It’s time to look at what most consider to be the worst MCU film of the bunch. Is Thor: The Dark World really that bad? Not really, it’s okay, but when you’re surrounded by films of very high quality and you’re just okay then you do end up looking far worse. Let’s take a good look at it anyway, and see if my opinion matches that general fan consensus…
In ancient times, the gods of Asgard fought and won a war against an evil race known as the Dark Elves. The Elves’ ultimate weapon, the Aether, was then buried in a secret location. Countless years later Jane Foster finds the Aether and becomes its host, forcing Thor to bring her to Asgard before Dark Elf Malekith captures her and uses the weapon to destroy the Nine Realms – including Earth.
*spoilers appear from here on out!*
No matter the film, these two will always be in “The Good”.
Much like the original Thor film the standouts are Thor (Chris Hemsworth) and Loki (Tom Hiddleston), though this time round there isn’t a character arc for our titular hero, whereas Loki gets all the fun. Thor is helping to keep the peace in various realms but is always thinking about his love interest back on Earth in Jane Foster (Natalie Portman), who is studying odd activity as a rare convergence of the Nine Realms is causing the barriers between them to weaken (without knowing that’s what’s causing it, obviously). She ends up being infected with what we soon learn is an infinity stone known as the Aether, a weapon that the leader of the long-dormant Dark Elves Malekith (Christopher Eccleston) wants to get his hands back on to extract revenge on the Asgardians that wiped out his people (and his family in some backstory that was sadly cut from the film…) So that’s the basic set up, Jane is taken to Asgard which leads to Odin (Anthony Hopkins) to discover the Aether and give us some exposition about the Dark Elves, who then attack Asgard head-on.
A few fun action scenes and the death of Thor’s mother later and our hero frees Loki from prison and prepares to take Jane to Malekith in order to kill him before he reclaims the Aether, a risky plan that Odin doesn’t like. Thor recruits his old friends Heimdall (Idris Elba), Volstagg (Ray Stevenson), Fandral (Josh Dallas) and Sif (Jaimie Alexander) to aid his, Loki and Jane’s escape in a really fun chase sequence. It’s here where Loki whining and complaining is at its most fun, and earlier scenes in the prison showed a softer side to his character, although given his trickster nature you’re never sure if it’s genuine. Thor and Loki try to stop Malekith but only succeed in giving him power over the Aether and seemingly getting Loki killed, although soon after Thor leaves the area its shown to be a false image so Loki can escape his fate behind bars.
I can see my house from here! …. Okay, that’s a complete lie but still, right country anyway….
Malekith arrives in London to activate the Aether at the moment all Nine Realms converge and therefore return the universe to the infinite blackness he loves, but instead Thor arrives and the two have a good old fashioned superhero/villain showdown. As they do Jane and her old Earth-bound allies Erik (Stellan Skarsgard) and Darcy (Kat Dennings) (plus Darcy’s intern/boyfriend Ian, played by Jonathan Howard) use some scientific equipment to destabilize Malekith’s portal thingie. It’s a perfectly fine spectacle that ends with our heroes triumphant, eventually leading to Thor returning to Earth to be with Jane and Odin revealed to have been replaced by Loki at some point during all of this. Throw in a mid-credits scene where we’re introduced to The Collector (Benicio del Toro) who is given the Aether to seal in his vault to both tease the up-coming Guardians of the Galaxy film and to set up a scene much later on in the MCU, and that’s your lot!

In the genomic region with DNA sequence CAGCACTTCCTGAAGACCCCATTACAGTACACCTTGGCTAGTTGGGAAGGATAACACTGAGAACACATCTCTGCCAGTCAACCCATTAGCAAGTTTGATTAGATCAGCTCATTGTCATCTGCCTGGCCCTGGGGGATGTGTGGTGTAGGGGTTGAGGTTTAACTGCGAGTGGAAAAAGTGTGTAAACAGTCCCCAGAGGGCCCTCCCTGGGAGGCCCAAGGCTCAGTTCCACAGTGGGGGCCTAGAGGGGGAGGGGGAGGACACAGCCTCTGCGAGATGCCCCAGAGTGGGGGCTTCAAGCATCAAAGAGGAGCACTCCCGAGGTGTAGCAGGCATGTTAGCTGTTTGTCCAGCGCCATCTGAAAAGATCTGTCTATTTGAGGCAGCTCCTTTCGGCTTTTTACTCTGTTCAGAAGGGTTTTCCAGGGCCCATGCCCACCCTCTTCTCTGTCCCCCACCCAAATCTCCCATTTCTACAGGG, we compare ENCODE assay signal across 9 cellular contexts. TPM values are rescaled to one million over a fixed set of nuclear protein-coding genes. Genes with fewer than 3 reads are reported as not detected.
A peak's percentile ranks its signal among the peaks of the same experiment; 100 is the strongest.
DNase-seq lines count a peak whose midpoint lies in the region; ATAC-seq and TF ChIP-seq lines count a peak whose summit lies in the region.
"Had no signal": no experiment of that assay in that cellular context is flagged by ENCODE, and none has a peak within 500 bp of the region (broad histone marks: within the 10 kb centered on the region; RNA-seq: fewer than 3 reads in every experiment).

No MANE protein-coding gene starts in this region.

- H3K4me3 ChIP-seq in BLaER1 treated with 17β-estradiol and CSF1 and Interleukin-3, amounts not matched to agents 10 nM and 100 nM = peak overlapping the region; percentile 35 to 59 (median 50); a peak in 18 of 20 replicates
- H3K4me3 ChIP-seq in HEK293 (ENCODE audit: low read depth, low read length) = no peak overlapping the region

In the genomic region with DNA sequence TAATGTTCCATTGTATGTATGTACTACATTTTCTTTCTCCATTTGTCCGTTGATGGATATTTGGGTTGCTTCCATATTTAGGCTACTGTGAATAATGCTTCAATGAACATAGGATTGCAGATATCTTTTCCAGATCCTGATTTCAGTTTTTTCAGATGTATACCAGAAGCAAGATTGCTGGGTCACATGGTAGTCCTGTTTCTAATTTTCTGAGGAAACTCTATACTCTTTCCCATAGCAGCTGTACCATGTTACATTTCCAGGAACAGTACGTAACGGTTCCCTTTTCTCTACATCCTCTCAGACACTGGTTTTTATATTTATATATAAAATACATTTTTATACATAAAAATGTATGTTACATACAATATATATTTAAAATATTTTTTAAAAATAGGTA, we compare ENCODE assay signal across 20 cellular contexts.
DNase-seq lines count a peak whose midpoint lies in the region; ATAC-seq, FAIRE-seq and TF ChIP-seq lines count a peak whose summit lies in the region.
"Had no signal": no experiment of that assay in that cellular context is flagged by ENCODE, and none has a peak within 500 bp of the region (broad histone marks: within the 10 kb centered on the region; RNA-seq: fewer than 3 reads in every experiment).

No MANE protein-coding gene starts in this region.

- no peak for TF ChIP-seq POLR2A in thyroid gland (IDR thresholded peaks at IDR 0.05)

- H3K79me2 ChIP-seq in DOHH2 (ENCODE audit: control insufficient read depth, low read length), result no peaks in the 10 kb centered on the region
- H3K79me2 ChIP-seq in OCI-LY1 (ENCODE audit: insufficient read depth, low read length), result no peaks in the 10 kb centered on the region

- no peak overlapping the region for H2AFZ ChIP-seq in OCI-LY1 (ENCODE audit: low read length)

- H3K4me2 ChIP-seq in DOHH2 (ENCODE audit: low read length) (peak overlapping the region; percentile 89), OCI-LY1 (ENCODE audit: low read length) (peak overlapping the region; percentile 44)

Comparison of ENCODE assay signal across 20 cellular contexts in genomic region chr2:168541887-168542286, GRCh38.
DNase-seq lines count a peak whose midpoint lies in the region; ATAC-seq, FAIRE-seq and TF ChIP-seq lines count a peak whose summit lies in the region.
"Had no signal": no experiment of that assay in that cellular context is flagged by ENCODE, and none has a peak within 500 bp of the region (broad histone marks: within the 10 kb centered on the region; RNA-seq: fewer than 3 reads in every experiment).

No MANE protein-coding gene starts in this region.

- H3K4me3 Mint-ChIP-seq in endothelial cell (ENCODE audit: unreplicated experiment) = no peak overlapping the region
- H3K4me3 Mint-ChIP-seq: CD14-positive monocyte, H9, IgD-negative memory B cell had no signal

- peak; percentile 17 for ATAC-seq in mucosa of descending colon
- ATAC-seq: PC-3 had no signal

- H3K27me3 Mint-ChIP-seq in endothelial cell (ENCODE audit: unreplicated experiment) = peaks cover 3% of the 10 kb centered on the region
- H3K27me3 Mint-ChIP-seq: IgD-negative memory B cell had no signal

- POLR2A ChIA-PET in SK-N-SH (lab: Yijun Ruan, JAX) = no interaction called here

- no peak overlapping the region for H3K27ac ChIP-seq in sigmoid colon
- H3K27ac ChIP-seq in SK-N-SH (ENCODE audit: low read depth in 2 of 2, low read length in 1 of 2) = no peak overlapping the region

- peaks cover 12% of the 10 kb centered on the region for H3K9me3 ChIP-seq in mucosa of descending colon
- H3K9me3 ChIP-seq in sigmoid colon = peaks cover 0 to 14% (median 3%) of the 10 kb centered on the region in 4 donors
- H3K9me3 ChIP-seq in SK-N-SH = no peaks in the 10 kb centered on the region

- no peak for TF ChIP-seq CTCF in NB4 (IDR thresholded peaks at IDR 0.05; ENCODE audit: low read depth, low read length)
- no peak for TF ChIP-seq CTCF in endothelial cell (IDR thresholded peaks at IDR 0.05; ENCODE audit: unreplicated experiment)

Like I said there are some good and exciting scenes, plus Loki is still great fun, but it definitely isn’t on the same level as a lot that came before it, or indeed comes after it.
All that make-up and prosthetics and you still get short-changed. That’s got to be extra annoying!
The main problems with the film are firstly a generic and underdeveloped villain in Malekith, something that was a fault of the post film editing, by the sounds of it. All he does is speak a bit in a made up language with his right hand man Algrim (Adewale Akinnuoye-Agbaje, and yes I copied and pasted that…) and then fight a few times out of vengeance before being defeated. It’s a waste of a character and a waste of Christopher Eccleston, really. The other thing is the other half of the hero-villain equation: Thor himself is far more… plain. He’s funny on only a few brief occasions, he doesn’t go through any kind of emotional journey or character development or anything like that, he’s just the plain hero type and it really stands out compared to his two previous appearances and certainly future appearances!
Due to our lead duo being just… dull a lot of the bits in between the action set-pieces really bog the film down, to the point where by the time you get to the final confrontation you just don’t really care anymore, despite visual treat on display (nice to see a bit of MCU Britain, anyway…)
The Dark Elves are creepy, I’ll give them that. Can’t see them as the next Teletubbies anyway.
Thor: The Dark World isn’t a bad film, but it’s decidedly average, which in a “cinematic universe” full of really enjoyable films makes it stand out as bad. While Chris Hemsworth is still good in the role Thor in this film is given a plainer hero role while his foil in Malekith is severely underdeveloped, it’s only really Loki that comes out of the film with another top-class performance. It’s not bad, but if the MCU were a TV series it would one of those episodes you could easily skip over…